“Thank God for Mississippi!” That was our cry when I lived in Atlanta and something bad was reported. After all, just about everything was worse in Mississippi. Now Californians concerned about their children’s education might want to take up that cry as well.
Education Week issued its 2014 Quality Counts report last week. The good news is that, reliably, Mississippi has a firm hold as the worst state for education outcomes. The bad news is that California’s children aren’t far behind.
According to the report, California schools’ academic achievement in grades K-12 rates a D+ grade. Overall, 31 states rate better, including Georgia, Texas and New Jersey. In California, fewer than 33 percent of eighth-graders are proficient in mathematics and just more than a quarter are proficient in reading. These are dismal numbers, measured in lives doomed to poverty and illiteracy.
The best news is that there is now some accountability for the knowledge and skills students acquire, and that a quality education is available to more of our children. The rapidly growing numbers of public charter schools, celebrated this week during National School Choice Week, deliver that kind of education.
Charter schools are public schools, tuition-free and open to all, which have the flexibility to be more innovative, in exchange for being held accountable for improved student achievement. They aren’t tied down by the red tape of a centralized school district bureaucracy, teacher union work rules or the numerous laws contained in the California Education Code (now several volumes thick).
The result is a number of competing local schools from which parents can choose the right one for their child.
No longer are some students forced to attend underperforming schools while others attend schools with outstanding learning outcomes. No longer do public school students have to struggle if their learning styles don’t fit the one-size-fits-all model of their school district. No longer do these students leave school unprepared for available jobs or post-high school learning.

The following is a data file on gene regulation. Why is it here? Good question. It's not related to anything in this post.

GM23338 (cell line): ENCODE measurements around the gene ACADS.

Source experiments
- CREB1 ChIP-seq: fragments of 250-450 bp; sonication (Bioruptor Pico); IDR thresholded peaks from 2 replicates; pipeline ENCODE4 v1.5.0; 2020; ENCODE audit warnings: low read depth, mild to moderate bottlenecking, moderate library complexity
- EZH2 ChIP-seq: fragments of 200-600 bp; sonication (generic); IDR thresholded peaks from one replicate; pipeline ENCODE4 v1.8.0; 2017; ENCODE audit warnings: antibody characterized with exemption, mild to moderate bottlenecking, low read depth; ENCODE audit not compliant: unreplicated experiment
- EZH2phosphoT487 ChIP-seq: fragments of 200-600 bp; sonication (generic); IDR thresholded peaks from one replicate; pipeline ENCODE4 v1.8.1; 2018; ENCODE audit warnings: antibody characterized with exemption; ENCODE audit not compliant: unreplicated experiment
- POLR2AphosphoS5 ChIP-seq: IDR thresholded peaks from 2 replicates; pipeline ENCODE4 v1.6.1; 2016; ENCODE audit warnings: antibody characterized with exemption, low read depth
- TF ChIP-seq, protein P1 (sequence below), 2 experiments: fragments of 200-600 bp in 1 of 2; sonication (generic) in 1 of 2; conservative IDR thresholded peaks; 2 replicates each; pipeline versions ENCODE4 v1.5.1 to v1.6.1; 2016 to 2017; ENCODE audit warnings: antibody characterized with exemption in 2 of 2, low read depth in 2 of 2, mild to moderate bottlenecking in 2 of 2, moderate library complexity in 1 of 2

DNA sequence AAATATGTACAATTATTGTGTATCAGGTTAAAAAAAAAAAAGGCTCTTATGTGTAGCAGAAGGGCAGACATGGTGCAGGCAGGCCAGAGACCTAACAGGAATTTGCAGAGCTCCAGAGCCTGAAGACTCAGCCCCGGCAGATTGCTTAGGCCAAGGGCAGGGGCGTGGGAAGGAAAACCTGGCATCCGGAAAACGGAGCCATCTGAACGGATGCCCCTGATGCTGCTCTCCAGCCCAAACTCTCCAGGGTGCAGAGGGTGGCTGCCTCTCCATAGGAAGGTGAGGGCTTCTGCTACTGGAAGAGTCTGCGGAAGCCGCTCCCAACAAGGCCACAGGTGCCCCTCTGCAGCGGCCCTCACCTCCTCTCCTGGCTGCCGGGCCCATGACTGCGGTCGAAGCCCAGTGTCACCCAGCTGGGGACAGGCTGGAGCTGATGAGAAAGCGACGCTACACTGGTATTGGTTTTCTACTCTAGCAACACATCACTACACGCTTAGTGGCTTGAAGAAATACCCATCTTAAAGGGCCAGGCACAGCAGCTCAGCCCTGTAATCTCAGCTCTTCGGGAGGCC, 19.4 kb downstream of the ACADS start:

Charter schools work. According to the National Alliance for Public Charter Schools, children who attend charter schools are more likely to graduate from high school than their traditional school peers. Moreover, dozens of charter schools across the country have 100 percent college acceptance rates, including Thurgood Marshall Academy in the center of urban Washington, D.C., (my nephew is a graduate).
More importantly, of 16 academic studies published on charter school performance since 2010, 15 found that students in charter schools do better than those in traditional schools. Last year, Stanford University’s Center for Research on Educational Outcomes found that public charter schools do a better job teaching low-income students, minority students and English learners than do traditionally regulated public schools.
Summit Preparatory Charter High School in Redwood City is one of those high performing schools. Featured in the documentary “Waiting for Superman,” 96 percent of Summit’s graduates are admitted to a four-year college. In addition, every Summit student receives a personalized education that include six advanced placement courses and at least one AP test prior to graduation.
Yet, Summit’s students arrive with slightly lower test scores than those of their peers in other local high schools. With that disadvantage, they still manage to perform well above the state’s measure of students in a successful school. They simply learn more.
Why is this? Kevin Bock, a chemistry teacher at Everest Public High School, sums it up, saying that Summit Schools (six in the Bay Area, all of which rank in the state’s top 20 percent) are “close-knit communities where we know our students so well that we’re able to support all of them. Students are constantly receiving personalized, individualized instruction and support. We won’t let anyone fall through the cracks.”
During National School Choice Week, let’s decide to bring more of these quality public charter schools to districts across our state. Let’s not be satisfied with mediocre schools that fail to prepare students for life. We are all responsible for our public schools, whether we have children in them or not.
A quality education is the right of every child, from every neighborhood, no matter if they live in Hillsborough or North Fair Oaks. California’s strength — our future — is in our schools. It’s not enough to be satisfied with saying “thank God for Mississippi” while children in 31 states outperform our own. It’s time for more parental choice in education. It’s time for more public charter schools.
John McDowell is a longtime county resident having first moved to San Carlos in 1963. In the intervening years, he has worked as a political volunteer and staff member in local, state and federal government, including time spent as a press secretary on Capitol Hill and in the George W. Bush administration.